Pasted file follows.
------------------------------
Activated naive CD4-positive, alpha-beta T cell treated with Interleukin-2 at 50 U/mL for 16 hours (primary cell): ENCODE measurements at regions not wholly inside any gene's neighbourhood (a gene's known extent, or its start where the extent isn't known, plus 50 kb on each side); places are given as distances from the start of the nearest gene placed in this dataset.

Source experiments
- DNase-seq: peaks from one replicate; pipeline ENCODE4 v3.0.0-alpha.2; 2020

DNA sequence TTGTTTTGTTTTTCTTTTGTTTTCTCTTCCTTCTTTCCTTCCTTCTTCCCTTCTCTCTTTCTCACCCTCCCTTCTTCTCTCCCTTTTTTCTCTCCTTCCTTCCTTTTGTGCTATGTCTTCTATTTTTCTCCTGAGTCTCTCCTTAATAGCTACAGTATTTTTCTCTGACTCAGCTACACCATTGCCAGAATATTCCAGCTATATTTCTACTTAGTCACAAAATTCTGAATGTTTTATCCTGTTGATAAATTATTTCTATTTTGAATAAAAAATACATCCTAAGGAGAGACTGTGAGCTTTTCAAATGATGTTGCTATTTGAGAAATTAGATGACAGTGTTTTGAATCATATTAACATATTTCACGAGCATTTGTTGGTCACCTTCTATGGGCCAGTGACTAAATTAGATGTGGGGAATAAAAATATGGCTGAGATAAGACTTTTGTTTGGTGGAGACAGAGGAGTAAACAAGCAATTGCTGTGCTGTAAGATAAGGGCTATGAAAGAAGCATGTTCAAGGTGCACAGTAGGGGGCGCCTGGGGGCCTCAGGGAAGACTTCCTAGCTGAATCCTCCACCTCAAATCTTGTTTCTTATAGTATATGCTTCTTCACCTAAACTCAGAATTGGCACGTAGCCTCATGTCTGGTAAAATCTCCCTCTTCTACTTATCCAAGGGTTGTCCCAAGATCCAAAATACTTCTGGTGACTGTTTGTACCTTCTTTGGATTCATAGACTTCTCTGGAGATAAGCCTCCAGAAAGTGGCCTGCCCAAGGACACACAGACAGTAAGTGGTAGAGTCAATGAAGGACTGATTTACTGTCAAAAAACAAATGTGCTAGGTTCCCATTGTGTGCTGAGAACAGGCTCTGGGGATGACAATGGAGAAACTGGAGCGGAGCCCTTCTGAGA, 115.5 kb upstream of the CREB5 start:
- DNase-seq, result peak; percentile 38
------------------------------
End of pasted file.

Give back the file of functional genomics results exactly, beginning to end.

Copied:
Activated naive CD4-positive, alpha-beta T cell treated with Interleukin-2 at 50 U/mL for 16 hours (primary cell): ENCODE measurements at regions not wholly inside any gene's neighbourhood (a gene's known extent, or its start where the extent isn't known, plus 50 kb on each side); places are given as distances from the start of the nearest gene placed in this dataset.

Source experiments
- DNase-seq: peaks from one replicate; pipeline ENCODE4 v3.0.0-alpha.2; 2020

DNA sequence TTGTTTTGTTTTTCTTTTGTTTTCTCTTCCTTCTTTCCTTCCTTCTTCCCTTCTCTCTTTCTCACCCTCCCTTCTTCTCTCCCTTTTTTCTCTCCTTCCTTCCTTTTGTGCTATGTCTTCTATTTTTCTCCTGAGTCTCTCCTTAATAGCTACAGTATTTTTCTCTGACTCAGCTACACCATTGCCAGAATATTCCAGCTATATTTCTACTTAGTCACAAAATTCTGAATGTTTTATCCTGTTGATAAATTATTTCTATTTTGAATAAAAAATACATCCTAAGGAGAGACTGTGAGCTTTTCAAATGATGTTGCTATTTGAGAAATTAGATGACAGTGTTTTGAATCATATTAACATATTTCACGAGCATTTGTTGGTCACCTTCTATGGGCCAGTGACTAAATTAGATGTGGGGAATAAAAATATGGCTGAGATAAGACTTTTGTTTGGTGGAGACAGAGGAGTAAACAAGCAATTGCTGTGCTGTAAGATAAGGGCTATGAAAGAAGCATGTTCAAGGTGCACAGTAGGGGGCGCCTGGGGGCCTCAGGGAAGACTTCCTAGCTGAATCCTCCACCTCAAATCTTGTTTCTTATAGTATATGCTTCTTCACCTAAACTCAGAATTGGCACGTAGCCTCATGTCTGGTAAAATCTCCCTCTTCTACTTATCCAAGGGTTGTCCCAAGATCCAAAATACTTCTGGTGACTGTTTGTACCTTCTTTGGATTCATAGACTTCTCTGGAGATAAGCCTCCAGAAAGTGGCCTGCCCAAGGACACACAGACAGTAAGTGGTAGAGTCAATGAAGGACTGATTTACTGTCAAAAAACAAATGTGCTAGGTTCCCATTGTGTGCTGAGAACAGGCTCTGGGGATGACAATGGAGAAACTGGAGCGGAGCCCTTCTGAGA, 115.5 kb upstream of the CREB5 start:
- DNase-seq, result peak; percentile 38